Tag Archive | Vogue poster

“Become a Possibilitarian”

I am quoting a piece of fabric.

"become a possibilitarian"

“become a possibilitarian”

This whimsical lampshade grabbed my attention; “become a possibilitarian….” what does this mean? I felt drawn to the oblique shape of it, the colors and the bird, and the word “possibilitarian” stimulated my imagination. This was the perfect light for hanging over my desk.

A whimsical lampshade

A whimsical lampshade

A few additional accessories have given my office and sunporch a finished look. I hung my beloved peacock feather wreath on the window frame, bracketed by two old English-countryside landscapes. I hung them on top of the trim, creating a layered effect, and adding to the casual feeling of this space.

Peacock feather wreath.

Peacock feather wreath.

The art in this space is completely eclectic. A true reflection of me. The Vogue on the opposite wall, near my storage desk-hutch, is sleek and shiny, and a bit on the funky side.

Vogue.

Vogue.

The details are what make a space unique. I love this room and am thrilled to have such a creative place to work in. The possibilities are endless.

My office.

My office.

What is your definition of a “possibilitarian?”

© copyright 2013 Mariam d’Eustachio at Simply Turquoise.

Vintage & Vogue

Last Christmas I was shopping at an arts fair in DC and was stopped dead in my tracks by the most gorgeous poster I had ever seen. I quickly ran through my Christmas list to see who HAD to have this as their gift and came up short. Not one person on my Christmas list needed this piece of turquoise eye-candy, with a peacock thrown in for good measure, other than me. Damn! I could not justify spending the money.

Published November 15, 1911 for Vogue magazine.

The image haunted me for several months until I remembered I was living in the age of the internet and could probably track it down. This little research project led me to an all together new-to-me discovery in the world of early advertising. Magazine covers and posters made in the early 1900’s that were drawn by the best illustrators of their time. The poster I lusted after was published on November 15, 1911 for Vogue Magazine and was drawn by artist George Wolfe Plank (1883-1965). He drew many covers for Vogue in those days in the Art Deco style and helped set the tone in the art world and fashion industry through Vogue.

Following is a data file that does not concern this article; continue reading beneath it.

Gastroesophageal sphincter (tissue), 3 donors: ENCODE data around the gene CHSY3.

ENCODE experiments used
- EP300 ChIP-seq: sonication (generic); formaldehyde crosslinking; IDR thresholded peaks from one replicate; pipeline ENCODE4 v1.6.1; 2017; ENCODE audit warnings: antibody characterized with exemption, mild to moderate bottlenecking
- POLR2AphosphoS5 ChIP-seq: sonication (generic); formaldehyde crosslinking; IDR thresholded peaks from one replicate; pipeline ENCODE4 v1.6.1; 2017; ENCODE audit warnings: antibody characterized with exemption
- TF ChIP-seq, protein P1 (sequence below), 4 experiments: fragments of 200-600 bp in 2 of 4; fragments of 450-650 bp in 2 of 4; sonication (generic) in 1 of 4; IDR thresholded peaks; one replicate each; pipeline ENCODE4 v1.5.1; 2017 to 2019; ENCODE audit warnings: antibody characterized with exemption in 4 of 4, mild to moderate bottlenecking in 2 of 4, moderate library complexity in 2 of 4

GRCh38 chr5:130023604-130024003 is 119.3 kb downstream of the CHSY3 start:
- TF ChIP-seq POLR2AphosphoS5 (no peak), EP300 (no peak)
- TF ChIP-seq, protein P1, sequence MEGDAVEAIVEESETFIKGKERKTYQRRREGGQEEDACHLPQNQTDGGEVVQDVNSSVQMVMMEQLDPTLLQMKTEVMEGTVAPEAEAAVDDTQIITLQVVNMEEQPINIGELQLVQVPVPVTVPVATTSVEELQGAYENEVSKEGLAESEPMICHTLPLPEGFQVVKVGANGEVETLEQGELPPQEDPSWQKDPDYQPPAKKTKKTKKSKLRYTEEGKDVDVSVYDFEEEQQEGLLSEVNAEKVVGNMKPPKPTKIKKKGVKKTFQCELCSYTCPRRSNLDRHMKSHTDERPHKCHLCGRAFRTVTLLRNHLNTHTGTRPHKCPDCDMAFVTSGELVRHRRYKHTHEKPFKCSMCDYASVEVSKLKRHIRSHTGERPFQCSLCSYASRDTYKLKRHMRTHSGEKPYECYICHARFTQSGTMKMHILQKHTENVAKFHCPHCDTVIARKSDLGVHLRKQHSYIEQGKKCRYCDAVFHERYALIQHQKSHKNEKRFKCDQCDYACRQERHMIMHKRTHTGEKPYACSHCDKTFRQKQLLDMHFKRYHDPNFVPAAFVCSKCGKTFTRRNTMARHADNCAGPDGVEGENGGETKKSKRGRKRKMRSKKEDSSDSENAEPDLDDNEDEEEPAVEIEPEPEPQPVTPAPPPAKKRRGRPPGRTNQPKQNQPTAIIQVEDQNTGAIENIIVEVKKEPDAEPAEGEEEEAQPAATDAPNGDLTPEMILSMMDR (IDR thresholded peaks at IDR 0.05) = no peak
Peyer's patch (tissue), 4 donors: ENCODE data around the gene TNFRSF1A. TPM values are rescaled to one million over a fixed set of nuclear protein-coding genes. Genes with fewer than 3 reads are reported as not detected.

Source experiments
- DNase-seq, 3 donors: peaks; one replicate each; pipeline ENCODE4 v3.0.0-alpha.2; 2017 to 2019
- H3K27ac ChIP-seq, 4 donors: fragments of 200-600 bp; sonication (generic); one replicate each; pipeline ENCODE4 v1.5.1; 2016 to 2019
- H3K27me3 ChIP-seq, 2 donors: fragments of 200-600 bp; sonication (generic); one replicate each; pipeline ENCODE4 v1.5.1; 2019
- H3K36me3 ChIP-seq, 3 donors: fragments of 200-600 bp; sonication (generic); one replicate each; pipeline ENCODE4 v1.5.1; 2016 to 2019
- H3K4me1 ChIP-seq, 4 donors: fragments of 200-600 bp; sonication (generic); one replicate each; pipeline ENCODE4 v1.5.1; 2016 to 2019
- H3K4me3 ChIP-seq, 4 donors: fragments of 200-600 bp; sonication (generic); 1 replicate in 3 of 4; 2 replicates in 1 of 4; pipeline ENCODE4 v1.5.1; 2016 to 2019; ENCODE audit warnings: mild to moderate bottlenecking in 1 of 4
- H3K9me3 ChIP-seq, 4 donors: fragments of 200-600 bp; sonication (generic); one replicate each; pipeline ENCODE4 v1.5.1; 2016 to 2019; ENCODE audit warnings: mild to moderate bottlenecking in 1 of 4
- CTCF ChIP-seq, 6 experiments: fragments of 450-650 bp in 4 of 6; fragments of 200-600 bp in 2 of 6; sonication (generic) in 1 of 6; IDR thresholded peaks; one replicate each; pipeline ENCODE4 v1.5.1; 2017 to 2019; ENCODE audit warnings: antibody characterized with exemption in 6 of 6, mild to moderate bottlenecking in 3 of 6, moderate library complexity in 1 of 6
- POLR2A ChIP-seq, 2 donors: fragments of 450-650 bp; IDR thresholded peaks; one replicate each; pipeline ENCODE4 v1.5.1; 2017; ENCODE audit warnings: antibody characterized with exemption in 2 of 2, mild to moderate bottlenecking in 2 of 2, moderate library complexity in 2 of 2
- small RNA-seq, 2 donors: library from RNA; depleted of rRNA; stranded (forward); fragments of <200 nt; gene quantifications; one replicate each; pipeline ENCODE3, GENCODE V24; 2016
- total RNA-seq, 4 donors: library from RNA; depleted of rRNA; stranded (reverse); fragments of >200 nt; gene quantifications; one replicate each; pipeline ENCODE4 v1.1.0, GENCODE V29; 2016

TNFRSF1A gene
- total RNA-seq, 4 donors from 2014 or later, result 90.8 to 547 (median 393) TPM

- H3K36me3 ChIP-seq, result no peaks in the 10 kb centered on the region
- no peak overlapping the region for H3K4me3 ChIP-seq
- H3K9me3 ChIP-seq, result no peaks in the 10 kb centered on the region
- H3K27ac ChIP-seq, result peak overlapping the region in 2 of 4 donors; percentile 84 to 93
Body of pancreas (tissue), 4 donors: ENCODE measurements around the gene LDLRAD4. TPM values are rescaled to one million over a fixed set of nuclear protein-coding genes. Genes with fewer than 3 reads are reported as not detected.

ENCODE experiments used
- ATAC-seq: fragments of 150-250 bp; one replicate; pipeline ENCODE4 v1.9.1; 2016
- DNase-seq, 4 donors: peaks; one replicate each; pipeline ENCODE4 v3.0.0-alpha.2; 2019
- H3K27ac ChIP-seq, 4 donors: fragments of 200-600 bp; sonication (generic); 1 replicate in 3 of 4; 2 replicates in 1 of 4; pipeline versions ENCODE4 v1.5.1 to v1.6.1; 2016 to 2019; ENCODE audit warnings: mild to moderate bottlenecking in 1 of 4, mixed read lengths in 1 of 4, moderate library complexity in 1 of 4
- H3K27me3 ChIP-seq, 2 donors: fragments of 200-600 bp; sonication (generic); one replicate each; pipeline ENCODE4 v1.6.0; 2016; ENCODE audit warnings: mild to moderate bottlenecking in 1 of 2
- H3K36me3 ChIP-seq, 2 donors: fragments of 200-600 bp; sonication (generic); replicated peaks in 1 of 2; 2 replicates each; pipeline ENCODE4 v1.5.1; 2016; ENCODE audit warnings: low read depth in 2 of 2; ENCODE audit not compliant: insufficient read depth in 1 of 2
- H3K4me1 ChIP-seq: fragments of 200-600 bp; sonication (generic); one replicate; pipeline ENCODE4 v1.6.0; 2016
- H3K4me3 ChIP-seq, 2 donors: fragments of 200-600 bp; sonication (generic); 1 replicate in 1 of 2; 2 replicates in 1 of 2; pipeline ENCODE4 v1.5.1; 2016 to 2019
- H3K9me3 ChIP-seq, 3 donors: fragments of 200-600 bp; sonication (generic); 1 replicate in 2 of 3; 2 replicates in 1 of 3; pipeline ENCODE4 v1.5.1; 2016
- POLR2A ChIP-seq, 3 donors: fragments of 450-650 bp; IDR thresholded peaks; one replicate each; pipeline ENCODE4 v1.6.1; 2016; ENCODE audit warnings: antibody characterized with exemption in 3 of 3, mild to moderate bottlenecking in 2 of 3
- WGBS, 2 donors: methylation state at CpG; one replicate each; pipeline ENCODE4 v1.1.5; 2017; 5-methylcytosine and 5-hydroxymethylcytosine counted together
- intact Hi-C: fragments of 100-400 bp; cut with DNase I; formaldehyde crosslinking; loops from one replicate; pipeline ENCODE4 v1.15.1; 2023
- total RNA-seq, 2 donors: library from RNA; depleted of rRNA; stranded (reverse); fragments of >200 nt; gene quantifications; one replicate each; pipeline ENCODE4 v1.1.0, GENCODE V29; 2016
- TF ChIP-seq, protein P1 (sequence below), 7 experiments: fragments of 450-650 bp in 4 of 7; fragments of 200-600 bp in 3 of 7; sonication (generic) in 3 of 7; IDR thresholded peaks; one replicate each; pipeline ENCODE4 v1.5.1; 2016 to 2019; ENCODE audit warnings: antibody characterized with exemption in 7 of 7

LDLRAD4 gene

Poster by George Wolfe Plank, illustrator for Vogue.

At last! The Vogue poster hangs on my brick wall in the living room. I love how the black in the poster picks up the black piano and pops against the brick.

Vintage Vogue Poster.

The second Vogue poster shows an elegantly dressed lady with a tiara of peacock feathers cascading down her back. It is as if she has donned the peacock’s plumage herself as she heads out for the evening. Once again, Vogue is setting the standard for style and elegance among American women.

Peacocks in Art

Peacocks are a common subject and theme in art representing sheer beauty and vibrant color. In Christianity, they are a symbol of eternity and are often depicted in early Christian art. The woman in the Vogue poster was riding on a peacock, both elegant and beautiful, while they admire their reflections. Hardly Christian, but still a fantastic and fashionable image for Vogue.

“The Peacock Room” by James McNeill Whistler at the Freer Gallery of Art.

Just a few years before these Vogue posters were created, artist James McNeill Whistler had finished his “Peacock Room” in London, and once again peacocks became all the rage.

“The Peacock Room” ceiling detail.

So, after several months of anticipation, I did order prints of two Vogue posters and later ordered frames for them. This turned out to be less expensive than if I had bought them through the fair where I had first laid eyes on it. If you are looking for vibrant color and inexpensive art, this is a great way to add it, with vintage flair, elegance, and a splash of American pop-culture too.

© copyright 2012 Mariam d’Eustachio.

reference: The Vogue Poster Book. Published in 1975 with an introduction by Diana Vreeland.